Imatges de pÓgina


SCENE I-Padua. Before LUCENTIO's House. Enter on one side BIONDELLO, LUCENTIO, and BIANCA; GREMIO walking on the other side.


SOFTLY and swiftly, sir; for the priest is ready. Luc. I fly, Biondello; but they may chance to need thee at home, therefore leave us.

Bion. Nay, faith, I'll see the church o'your back; and then come back to my master as soon as I can.

[Exeunt Luc. BIAN. and BIONDELLO. Gre. I marvel, Cambio comes not all this while.

Enter PETRUCHIO, KATHARINA, VINCENTIO, and Attendants. Pet. Sir, here's the door, this is Lucentio's house, My father's bears more toward the market-place; Thither must I, and here I leave you, sir.

Vin. You shall not choose but drink before you go; I think, I shall command your welcome here, And, by all likelihood, some cheer is toward. [Knocks. Gre. They're busy within, you were best knock louder.

Enter Pedant above, at a window.

Ped. What's he, that knocks as he would beat down the gate?

Vin. Is signior Lucentio within, sir?

Ped. He's within, sir, but not to be spoken withal. Vin. What if a man bring him a hundred pound or two, to make merry withal.

Ped. Keep your hundred pounds to yourself; he shall need none, so long as I live.

Pet. Nay, I told you, your son was beloved in Padua. Do you hear, sir?-to leave frivolous circumstances,— I pray you, tell signior Lucentio, that his father is come from Pisa, and is here at the door to speak with him. Ped. Thou liest; his father is come from Pisa, and here looking out at the window.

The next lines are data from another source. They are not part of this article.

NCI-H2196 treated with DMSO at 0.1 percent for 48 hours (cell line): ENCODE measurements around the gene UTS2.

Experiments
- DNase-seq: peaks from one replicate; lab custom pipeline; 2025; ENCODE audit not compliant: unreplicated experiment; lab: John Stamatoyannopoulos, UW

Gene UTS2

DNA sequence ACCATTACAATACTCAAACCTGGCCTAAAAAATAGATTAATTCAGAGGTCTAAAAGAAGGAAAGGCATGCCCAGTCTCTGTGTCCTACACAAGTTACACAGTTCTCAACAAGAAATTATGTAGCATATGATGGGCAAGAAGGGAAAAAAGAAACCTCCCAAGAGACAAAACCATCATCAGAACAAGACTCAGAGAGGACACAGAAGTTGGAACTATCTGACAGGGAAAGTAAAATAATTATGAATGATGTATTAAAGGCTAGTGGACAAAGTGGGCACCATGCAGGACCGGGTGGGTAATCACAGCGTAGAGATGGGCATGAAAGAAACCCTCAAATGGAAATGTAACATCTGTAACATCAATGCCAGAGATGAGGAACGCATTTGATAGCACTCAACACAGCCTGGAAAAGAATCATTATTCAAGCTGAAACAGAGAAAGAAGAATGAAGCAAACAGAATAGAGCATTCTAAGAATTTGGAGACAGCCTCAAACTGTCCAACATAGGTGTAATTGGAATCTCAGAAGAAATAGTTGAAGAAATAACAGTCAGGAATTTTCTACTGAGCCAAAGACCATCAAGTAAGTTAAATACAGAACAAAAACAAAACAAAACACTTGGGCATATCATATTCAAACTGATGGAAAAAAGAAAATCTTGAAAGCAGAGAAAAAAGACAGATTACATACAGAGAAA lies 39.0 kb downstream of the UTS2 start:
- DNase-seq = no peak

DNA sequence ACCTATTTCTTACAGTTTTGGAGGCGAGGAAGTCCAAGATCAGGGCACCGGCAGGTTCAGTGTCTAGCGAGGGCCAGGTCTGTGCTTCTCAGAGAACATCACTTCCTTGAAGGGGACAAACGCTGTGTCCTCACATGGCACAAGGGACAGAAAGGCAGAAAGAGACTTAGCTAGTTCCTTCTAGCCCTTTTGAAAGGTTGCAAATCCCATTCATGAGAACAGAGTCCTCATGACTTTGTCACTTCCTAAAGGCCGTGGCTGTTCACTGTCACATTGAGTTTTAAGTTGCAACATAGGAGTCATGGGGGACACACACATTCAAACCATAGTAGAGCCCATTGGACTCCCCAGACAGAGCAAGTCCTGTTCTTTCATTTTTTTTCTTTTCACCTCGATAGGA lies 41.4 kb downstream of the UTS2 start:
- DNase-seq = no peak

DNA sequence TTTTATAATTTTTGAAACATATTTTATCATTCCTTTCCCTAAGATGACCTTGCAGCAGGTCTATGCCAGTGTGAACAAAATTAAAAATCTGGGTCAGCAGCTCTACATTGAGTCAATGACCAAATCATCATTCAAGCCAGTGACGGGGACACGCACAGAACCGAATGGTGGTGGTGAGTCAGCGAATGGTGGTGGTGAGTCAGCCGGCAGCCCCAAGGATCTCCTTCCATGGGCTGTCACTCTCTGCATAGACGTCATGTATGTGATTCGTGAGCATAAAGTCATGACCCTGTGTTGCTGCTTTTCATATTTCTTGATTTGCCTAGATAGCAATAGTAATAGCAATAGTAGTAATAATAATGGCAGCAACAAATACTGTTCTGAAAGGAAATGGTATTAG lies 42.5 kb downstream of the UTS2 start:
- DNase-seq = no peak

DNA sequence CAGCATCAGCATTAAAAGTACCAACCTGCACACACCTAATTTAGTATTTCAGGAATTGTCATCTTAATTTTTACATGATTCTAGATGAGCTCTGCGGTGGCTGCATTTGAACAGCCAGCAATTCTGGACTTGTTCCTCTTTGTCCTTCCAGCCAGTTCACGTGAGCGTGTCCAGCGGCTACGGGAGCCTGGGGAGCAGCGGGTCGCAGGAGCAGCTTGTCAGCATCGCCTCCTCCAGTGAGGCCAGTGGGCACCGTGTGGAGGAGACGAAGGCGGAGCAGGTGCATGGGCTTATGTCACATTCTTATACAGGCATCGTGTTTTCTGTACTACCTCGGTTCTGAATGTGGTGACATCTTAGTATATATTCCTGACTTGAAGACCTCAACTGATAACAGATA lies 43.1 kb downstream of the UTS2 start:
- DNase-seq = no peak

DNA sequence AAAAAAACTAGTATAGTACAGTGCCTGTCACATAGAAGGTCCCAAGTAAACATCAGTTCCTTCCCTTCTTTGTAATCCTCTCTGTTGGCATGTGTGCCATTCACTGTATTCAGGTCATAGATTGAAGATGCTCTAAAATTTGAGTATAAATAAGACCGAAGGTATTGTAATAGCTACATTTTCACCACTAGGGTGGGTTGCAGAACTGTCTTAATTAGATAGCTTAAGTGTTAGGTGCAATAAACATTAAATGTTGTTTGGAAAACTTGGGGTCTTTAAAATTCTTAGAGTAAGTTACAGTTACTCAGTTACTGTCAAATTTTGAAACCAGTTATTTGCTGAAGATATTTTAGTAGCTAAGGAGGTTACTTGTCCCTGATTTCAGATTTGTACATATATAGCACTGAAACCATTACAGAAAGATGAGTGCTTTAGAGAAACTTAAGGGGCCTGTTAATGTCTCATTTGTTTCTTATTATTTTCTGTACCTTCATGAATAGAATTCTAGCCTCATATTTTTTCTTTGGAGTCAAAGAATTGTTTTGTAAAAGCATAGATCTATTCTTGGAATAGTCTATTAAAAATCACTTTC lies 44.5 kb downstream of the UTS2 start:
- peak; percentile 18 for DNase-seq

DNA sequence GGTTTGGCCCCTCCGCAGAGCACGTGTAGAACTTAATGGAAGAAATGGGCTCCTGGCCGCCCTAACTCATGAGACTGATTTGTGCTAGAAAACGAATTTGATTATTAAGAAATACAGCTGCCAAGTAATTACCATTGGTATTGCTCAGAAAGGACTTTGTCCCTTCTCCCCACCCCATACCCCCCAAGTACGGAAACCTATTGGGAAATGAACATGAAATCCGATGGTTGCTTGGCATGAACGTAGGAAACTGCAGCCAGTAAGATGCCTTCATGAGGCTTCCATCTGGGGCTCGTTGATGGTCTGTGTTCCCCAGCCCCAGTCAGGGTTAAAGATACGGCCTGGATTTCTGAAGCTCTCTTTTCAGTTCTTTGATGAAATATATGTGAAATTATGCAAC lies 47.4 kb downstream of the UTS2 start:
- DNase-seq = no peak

Vin. Art thou his father?

Ped. Ay, sir; so his mother says, if I may believe her. Pet. Why, how now, gentleman! [To VINCENTIO.] why, this is flat knavery, to take upon you another man's


Ped. Lay hands on the villain; I believe, 'a means to cozen somebody in this city under my countenance.


Bion. I have seen them in the church together; God send 'em good shipping!-But who is here? mine old master, Vincentio? now we are undone, and brought to nothing.

Vin. Come hither, crack-hemp. [Seeing BIONDELLO. Bion. I hope, I may choose, sir.

Vin. Come hither, you rogue; What, have you forgot me?

Bion. Forgot you? no, sir: I could not forget you, for I never saw you before in all my life.

Vin. What, you notorious villain, didst thou never see thy master's father, Vincentio ?